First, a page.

Brexit: Political leaders have a duty to counter hate speech – leader comment

Jacinda Ardern urged countries to work together to create a 'safe and tolerant and inclusive world' (Picture: Mark Tantrum/Getty Images)
Jacinda Ardern urged countries to work together to create a 'safe and tolerant and inclusive world' (Picture: Mark Tantrum/Getty Images)
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Brexit has increased tolerance for hate speech, according to one expert. We need to work together to ensure the UK remains a safe, tolerant and inclusive place.

In the aftermath of the Christchurch terror attack, New Zealand Prime Minister Jacinda Ardern called for global action to “weed out” right-wing extremism and “make sure that we never create an environment where it can flourish”.

With its roots at least in part nurtured by anti-immigrant sentiment, Brexit has created an environment that has emboldened the far-right, but they are by no means certain to flourish – unless we allow it.

In the latest signs of trouble, SNP Westminster leader Ian Blackford was harassed in the street by about a dozen people who called him a “traitor to England”; Scottish Conservative MP Paul Masterton revealed he had fitted a panic alarm in his home on official advice; and Independent Group MP Anna Soubry said she could not go home this weekend because of police warnings about death threats.

The murder of Labour MP Jo Cox, just days before the EU referendum, by a man who shouted “Britain first” showed such threats have to be taken seriously.

Now Professor Duncan Morrow, an expert in sectarianism, has told The Scotsman that Brexit and the current angry political climate are making “tolerance for hate speech” worse. The Ulster University academic added that sectarianism was being “latched on to” amid these heightened tensions and “the challenge is to make sure it’s dealt with” before it becomes a major social issue.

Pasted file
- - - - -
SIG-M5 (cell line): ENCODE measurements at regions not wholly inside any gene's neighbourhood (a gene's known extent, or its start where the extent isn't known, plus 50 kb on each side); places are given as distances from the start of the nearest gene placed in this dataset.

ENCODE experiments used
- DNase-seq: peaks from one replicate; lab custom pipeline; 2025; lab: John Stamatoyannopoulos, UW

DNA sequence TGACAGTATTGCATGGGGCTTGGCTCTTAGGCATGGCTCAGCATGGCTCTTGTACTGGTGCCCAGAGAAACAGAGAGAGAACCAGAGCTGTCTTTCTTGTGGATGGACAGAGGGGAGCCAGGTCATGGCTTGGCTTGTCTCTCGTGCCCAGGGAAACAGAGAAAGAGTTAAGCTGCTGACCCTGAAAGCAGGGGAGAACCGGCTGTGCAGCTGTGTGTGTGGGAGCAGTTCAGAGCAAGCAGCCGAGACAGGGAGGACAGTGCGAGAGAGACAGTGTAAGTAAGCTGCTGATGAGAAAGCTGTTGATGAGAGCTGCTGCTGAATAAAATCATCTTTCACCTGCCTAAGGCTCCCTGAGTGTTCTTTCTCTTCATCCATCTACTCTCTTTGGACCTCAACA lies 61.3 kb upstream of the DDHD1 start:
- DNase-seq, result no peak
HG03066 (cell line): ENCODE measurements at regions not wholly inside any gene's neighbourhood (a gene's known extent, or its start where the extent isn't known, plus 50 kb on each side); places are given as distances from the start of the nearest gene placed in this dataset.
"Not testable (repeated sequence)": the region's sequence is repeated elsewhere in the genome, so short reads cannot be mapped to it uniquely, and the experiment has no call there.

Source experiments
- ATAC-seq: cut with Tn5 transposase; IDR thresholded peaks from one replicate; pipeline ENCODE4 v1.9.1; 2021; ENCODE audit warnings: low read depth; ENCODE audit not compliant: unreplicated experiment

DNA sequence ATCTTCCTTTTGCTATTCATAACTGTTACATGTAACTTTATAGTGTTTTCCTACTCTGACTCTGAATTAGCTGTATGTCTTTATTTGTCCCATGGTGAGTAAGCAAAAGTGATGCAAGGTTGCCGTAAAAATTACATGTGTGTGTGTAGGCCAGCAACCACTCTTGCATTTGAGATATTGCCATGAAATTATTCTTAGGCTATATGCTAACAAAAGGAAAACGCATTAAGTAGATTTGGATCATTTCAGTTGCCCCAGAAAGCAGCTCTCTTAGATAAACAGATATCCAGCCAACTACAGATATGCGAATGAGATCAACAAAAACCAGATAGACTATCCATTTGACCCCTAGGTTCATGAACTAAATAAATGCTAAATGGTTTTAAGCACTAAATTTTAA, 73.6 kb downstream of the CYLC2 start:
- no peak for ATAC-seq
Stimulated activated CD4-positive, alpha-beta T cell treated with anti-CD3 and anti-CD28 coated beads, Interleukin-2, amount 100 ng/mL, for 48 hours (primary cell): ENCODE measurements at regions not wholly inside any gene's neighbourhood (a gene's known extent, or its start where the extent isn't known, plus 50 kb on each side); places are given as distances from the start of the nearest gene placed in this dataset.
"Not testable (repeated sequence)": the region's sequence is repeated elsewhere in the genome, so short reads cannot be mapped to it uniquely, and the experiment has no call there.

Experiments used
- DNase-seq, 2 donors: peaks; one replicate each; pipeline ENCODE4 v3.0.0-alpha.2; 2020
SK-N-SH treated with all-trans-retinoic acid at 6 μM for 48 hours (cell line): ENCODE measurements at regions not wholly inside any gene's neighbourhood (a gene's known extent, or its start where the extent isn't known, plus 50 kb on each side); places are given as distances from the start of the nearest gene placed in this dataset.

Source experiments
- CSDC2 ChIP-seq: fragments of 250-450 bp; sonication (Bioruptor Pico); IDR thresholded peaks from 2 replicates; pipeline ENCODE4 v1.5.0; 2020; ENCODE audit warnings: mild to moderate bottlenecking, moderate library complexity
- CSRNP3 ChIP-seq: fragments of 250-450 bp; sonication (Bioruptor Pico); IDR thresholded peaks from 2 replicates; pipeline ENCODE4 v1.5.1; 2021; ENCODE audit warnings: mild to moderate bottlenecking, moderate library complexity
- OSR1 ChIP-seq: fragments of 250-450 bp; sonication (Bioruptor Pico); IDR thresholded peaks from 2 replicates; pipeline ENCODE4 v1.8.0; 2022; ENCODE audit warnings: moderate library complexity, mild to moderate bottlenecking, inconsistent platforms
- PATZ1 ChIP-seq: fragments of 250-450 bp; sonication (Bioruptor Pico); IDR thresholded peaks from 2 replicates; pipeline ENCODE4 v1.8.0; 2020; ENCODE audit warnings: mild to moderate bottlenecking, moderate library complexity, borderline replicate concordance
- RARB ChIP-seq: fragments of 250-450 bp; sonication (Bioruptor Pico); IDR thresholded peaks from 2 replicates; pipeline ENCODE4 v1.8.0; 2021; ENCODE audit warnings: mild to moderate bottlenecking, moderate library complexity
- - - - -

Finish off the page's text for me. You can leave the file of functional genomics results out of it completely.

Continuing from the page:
READ MORE: ‘Traitor to England’: Ian Blackford harassed by Brexit supporters in London

Our elected representatives are the people who should be providing leadership to society as it takes on this challenge. They also need to be careful, to watch their words, to think before pressing “tweet”.

But the media and, indeed, anyone with an audience can also play a part. We should respect opponents, not demonise them, and argue about ideas and policies, rather than attack the person expressing them. Civil discourse needs to be precisely that – civil. Those who stray inadvertently outside the boundaries should be politely reminded of basic standards of decency. Social media companies need to be better at dealing with online trolls and hate speech; we all perhaps needed to be better at reporting offenders and reminding these giant corporations of their moral duty to act.

Ardern spoke of working together to create a “safe and tolerant and inclusive world”. The vast majority of people agree with her. If we act as one, the hateful credo of the far-right will wither and die.

READ MORE: UKIP dismissed as ‘irrevelant band of misfits’ over devolution stance